Ethiopia is one of the most underprivileged countries in the world, ranking 105 out of 108 on the human poverty index. Approximately 50-70% of the population lives under the absolute poverty line, and the under five mortality rate is 123 per 1000. Sanitation and hygiene related diseases are among the most common deadly diseases in Ethiopia.
In 2004, the Ethiopia Water Supply, Sanitation and Hygiene (WASH) Movement was launched under Water Supply and Sanitation Collaborative Council (WSSCC). The objectives are to promote improved water, sanitation and hygiene practices and gain the political and social commitment required to make a real difference in the country’s situation.
Each year, the WASH Movement is launched under a new and simple slogan (such as “Your health is in Your Hands”, “Let us Use Latrine for our Health and Dignity”, and “Keep Water Safe”). These initiatives target the most vulnerable groups, although WASH messages are frequently disseminated to political leaders and wider Ethiopian community.
The WASH Movement became very adept at combining social mobilization and advocacy activities, and strategically used the media as a partner, rather than just as receivers and conduits of information. The focus on regular monitoring allowed the WASH Movement to identify successes and shortcomings in a timely manner, thus acting as a compass for the Movement, identifying the methods, programs and actions that provided the most positive change.
Despite the WASH Movement’s successes, coalitions, especially when they are as large as the Ethiopia WASH, are prone to lose momentum and experience a decrease in commitment and activity. The WASH Movement recognized this, and in 2007 organized a WASH Revitalization Workshop, to review its status, update stakeholders on recent achievements, and discuss and devise future means of strengthening the Movement.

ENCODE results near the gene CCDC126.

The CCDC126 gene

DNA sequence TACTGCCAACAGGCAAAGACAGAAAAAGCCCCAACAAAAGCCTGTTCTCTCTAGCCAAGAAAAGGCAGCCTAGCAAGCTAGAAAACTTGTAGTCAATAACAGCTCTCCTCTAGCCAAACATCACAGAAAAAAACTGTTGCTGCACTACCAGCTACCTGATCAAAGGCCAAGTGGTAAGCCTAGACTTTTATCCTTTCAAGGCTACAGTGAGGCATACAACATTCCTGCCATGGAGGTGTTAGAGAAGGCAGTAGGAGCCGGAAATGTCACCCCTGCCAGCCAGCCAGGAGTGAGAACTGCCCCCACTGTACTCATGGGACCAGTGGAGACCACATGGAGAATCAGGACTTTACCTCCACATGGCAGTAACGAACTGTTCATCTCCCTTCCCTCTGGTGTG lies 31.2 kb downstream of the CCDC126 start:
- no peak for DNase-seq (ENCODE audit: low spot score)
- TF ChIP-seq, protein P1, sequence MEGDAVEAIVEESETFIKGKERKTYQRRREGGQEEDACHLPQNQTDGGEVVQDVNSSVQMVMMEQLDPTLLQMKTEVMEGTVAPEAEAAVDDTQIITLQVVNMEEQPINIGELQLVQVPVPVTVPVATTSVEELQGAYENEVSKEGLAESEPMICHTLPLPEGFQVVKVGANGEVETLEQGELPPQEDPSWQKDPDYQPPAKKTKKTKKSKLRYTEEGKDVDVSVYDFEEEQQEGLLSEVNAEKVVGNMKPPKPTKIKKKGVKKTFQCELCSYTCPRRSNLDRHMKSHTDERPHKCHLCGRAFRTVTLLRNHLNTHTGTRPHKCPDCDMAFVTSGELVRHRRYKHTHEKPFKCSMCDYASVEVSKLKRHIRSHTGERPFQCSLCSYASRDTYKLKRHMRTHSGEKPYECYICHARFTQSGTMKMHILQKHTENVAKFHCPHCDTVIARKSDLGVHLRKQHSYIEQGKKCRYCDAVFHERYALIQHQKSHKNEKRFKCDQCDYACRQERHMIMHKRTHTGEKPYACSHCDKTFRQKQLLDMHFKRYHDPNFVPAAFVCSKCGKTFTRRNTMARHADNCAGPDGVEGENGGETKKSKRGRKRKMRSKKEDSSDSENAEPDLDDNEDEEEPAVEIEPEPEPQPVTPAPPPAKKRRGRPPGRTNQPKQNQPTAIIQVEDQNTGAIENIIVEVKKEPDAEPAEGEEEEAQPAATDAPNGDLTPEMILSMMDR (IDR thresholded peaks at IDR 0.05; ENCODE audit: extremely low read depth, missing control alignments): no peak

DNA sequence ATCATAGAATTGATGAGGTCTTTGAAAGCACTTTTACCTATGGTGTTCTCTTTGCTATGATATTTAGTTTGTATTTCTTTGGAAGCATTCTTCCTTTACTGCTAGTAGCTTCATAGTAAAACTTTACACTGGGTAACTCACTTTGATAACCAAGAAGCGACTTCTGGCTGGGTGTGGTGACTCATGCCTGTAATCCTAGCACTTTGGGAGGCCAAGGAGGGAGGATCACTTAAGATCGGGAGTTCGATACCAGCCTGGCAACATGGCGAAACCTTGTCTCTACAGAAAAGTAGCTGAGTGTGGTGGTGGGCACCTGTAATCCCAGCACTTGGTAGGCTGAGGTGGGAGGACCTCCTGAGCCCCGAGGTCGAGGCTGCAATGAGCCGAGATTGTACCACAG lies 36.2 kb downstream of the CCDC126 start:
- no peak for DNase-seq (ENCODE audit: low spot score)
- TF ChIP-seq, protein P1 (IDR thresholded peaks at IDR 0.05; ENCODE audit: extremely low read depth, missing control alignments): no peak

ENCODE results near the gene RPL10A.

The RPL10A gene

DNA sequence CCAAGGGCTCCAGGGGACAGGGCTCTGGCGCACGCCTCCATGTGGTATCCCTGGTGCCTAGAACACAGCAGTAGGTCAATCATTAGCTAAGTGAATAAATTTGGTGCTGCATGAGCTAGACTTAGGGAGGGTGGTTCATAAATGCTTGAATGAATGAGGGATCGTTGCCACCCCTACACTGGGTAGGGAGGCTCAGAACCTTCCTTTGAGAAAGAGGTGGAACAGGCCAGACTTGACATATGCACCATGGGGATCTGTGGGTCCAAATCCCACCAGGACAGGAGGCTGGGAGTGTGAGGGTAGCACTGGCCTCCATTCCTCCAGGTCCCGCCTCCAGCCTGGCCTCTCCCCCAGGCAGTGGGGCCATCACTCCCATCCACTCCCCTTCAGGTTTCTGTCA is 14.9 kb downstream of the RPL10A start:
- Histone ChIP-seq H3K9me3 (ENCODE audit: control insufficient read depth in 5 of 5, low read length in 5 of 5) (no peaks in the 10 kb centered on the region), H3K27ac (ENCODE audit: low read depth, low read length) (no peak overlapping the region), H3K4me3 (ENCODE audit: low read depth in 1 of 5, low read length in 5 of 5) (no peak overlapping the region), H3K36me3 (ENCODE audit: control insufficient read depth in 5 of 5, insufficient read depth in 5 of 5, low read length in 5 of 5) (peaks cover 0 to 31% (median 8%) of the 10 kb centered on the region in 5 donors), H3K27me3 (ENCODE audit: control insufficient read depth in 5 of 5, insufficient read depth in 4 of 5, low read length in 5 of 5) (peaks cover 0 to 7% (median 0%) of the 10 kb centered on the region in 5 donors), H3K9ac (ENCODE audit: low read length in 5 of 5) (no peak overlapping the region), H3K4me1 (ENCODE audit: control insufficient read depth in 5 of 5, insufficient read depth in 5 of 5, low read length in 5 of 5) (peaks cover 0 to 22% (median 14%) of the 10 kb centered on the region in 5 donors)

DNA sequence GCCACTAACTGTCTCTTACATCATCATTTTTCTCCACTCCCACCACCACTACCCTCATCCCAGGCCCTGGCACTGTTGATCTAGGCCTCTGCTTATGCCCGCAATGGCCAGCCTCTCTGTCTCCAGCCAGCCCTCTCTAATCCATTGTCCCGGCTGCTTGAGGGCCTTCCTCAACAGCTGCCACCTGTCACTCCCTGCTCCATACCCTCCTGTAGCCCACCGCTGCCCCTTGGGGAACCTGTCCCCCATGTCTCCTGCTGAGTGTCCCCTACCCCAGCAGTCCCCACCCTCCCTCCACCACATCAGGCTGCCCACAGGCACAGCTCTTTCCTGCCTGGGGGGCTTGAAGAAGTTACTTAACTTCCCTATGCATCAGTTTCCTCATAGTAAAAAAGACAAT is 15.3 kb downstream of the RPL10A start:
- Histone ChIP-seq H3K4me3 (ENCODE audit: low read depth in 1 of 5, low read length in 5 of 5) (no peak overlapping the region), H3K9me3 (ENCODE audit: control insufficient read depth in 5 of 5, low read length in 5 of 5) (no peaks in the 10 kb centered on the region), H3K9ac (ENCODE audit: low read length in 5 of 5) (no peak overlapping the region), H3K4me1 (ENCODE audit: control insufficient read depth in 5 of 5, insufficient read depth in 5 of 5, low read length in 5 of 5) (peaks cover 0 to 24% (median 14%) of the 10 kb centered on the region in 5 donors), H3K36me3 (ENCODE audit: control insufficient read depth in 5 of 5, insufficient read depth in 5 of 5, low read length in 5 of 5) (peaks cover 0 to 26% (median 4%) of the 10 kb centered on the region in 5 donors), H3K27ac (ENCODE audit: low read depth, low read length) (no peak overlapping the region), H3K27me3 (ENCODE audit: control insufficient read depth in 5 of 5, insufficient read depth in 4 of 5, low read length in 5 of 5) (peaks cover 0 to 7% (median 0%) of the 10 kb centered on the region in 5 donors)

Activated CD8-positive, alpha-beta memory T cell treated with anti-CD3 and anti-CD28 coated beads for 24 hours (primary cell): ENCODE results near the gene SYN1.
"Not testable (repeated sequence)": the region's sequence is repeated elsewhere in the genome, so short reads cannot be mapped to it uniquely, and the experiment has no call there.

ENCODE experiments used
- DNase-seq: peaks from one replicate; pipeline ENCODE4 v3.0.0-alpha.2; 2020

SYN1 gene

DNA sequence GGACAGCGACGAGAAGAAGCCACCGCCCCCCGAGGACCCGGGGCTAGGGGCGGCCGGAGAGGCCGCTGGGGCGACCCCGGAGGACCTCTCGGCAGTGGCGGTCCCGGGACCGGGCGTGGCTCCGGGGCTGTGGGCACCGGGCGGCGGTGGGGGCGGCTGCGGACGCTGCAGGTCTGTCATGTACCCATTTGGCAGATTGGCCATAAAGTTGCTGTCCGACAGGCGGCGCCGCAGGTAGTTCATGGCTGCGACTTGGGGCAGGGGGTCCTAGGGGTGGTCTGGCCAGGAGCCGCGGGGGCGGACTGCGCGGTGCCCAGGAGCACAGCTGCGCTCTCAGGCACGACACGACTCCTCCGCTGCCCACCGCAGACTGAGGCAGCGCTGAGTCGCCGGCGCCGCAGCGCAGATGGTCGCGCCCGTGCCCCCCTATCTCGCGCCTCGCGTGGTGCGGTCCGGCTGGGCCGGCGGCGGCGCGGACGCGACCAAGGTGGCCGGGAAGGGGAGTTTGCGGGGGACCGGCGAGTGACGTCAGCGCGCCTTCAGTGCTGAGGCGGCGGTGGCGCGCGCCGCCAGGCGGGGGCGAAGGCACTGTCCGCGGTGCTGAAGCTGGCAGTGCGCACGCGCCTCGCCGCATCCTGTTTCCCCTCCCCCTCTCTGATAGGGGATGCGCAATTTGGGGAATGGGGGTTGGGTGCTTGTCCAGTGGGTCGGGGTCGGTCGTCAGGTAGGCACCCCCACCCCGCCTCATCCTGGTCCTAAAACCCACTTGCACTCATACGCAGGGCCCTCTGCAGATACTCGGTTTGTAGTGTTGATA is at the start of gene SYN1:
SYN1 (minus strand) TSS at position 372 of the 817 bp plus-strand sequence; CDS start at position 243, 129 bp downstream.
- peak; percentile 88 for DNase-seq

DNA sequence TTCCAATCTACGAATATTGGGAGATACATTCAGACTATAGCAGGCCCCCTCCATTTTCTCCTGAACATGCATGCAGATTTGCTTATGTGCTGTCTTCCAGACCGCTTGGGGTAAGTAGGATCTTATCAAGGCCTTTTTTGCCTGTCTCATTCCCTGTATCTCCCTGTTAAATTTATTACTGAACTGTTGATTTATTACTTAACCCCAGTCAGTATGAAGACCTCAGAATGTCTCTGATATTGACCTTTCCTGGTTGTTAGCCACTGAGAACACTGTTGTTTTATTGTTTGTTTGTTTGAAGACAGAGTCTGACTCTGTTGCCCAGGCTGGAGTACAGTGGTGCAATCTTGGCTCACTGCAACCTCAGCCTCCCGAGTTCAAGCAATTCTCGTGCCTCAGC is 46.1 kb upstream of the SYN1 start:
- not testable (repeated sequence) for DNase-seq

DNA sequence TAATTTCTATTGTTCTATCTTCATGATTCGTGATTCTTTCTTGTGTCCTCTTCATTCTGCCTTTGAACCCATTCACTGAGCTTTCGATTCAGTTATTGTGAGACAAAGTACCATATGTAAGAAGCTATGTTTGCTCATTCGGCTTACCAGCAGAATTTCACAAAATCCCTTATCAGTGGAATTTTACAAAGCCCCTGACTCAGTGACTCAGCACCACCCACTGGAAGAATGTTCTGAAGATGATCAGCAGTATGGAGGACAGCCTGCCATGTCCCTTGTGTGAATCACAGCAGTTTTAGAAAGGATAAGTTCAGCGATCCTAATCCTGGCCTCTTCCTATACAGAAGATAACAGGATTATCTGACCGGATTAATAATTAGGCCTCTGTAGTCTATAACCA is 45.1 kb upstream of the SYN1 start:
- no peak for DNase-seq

Not only did this workshop result in a renewed sense of motivation and momentum, it also led to the revision of some of the procedures. For instance, instead of the usual weekly lunch meetings, attended mainly by core group members and focusing mostly on management and administrative issues, the Movement now holds monthly meetings, which deal with different sector themes. As a result, meeting attendance has increased dramatically.
- The Ethiopian WASH Movement is a strong example of coalition building. The Movement contributed to the signing of Memorandum of Understanding among the three sector ministries, and the development of a National Hygiene and Sanitation Strategy and Protocol.
- It is important to define responsibilities and obligations, and the benefits gained from membership in Movement coalition.
- It is important to secure full time local person that facilitate communication and coordination among coalition members.
- The coalition needs financial partners that provide regular funding; however, all contributors should be duly recognized.